Feedback suddenly hurts.

Setting up a business is scary – it is one of the most vulnerable things you can do. It can feel like you are selling yourself. As the compliments, gratitude and positive feedback rolls in it feels elating, happy smiles for days. In my first 3 meetings with CEO’s they all used the same phrase ‘you made me think differently’. The consistent feedback provided some reassurance and confidence in my decisions. I have been fortunate that my ‘no dickhead clients’ policy has paid off and any constructive feedback has been amazingly helpful.

But… it still hurts. Thankfully, before I started Bare Feat, I did a lot of work on the fear of rejection and I couldn’t be more glad I did. You care so damn much about getting it right, that’s for sure. It becomes personal. But as you overcome each hurdle you learn to silence your inner critic, push past your fear of judgement, and lean into your fear of failing.  It’s not as bad as you think.

So if none of this has put you off, then below are my top tips for getting yourself started:

Capture your thoughts.

I wrote myself a letter before I started and I’ve revisited so many times. The note to self reminds me of WHY I decided to do this in the first place.

On the days where you feel a little lost, hearing from your previous self gives you the courage you need to continue. 

Define your purpose.

I found it impossible to work without a clear purpose. Whatever you call it – purpose, vision, mission, your WHY. You need it as you grow, your direction and your blueprint.

It becomes the basis for every decision, action, and reaction.

Make sure you can clearly define your intentions.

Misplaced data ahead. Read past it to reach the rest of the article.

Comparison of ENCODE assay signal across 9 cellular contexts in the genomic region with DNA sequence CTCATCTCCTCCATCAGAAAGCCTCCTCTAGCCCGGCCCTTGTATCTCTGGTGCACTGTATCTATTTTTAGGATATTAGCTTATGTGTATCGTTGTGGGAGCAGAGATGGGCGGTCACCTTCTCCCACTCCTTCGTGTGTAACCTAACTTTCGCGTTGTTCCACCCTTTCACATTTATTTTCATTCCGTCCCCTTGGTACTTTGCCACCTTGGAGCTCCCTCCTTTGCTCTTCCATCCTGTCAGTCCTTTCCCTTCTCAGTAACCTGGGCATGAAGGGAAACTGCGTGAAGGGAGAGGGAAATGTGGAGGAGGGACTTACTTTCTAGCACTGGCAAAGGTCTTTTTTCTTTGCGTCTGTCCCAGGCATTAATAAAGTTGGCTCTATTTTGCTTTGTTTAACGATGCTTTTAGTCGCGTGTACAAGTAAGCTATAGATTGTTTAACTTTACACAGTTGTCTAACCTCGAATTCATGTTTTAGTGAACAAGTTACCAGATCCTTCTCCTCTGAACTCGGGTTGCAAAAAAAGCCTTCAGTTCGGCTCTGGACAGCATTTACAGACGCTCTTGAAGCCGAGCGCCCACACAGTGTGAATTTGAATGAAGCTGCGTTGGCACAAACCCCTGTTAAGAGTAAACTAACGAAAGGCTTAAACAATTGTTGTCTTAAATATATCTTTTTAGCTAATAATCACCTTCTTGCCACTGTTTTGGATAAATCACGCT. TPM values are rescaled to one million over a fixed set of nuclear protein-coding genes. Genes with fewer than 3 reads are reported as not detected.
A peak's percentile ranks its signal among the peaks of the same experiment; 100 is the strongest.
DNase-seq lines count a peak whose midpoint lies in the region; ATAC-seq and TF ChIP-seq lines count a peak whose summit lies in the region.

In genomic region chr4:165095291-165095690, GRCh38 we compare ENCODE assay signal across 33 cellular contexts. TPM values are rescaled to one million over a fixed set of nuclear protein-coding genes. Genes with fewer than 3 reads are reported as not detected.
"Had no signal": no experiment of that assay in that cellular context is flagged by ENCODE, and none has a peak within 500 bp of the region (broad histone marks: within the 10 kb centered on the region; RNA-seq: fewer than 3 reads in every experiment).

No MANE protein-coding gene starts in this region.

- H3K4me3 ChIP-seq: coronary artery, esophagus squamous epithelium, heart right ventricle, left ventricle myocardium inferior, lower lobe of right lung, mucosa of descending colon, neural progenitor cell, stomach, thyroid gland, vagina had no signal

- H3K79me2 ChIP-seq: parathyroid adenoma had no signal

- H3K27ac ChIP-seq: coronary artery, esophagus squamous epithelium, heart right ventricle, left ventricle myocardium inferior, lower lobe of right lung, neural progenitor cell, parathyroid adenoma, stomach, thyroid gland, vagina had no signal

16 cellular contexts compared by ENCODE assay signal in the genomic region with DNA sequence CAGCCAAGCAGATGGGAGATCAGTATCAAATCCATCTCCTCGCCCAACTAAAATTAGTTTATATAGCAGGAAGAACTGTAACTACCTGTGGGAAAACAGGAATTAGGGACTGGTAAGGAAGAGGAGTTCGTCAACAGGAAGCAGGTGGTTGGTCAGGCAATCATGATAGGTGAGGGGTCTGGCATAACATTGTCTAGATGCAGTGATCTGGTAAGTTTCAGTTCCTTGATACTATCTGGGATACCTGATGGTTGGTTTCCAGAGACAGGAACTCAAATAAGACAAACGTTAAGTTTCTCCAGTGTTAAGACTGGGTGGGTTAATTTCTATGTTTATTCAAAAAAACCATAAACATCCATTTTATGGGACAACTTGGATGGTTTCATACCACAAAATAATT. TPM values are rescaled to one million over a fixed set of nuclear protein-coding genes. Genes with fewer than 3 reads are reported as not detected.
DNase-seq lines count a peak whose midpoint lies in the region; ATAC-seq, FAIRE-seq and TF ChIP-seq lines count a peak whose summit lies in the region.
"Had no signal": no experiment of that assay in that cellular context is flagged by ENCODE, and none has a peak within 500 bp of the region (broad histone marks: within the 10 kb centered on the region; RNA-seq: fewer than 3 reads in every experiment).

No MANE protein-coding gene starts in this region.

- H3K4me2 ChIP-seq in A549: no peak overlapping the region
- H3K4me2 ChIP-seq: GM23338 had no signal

Do what you love.

Kicking off my shoes, creating experiences, running workshops and solving challenges is what I love.

There were more lucrative business ideas I had but being clear on what I love doing and that my skillset can have real impact has been the motivating force.

I do enough work in the mental health space to know that a successful business is one that creates happiness, it’s not always worth compromising what you love for profit alone. 

Build your network.

Start building your network before you leave your current role.

I can’t recall all the moments I have thought how blessed I have been with so much support from people around me.

Comments from my network such as: ‘I put your name forward to run some training for our team Chlo’ ‘let me introduce you to someone who I think can help you’ ‘I’d love to hear more about what you are doing in case I can help’.

I would not have had the year I have had without the support of cheerleaders actively listening for opportunities for me. 

Nothing is finite.

As I blew out the birthday candles of Bare Feat’s birthday cake, I can confidently say it has been the best decision I ever made. Whether or not I may make the walk back into a corporate role again, I will be better at my job than I ever would have been if it hadn’t made this move.

I’m happy, I’m learning, I’m one year in.

For right now, I will continue to do the things that scare me most…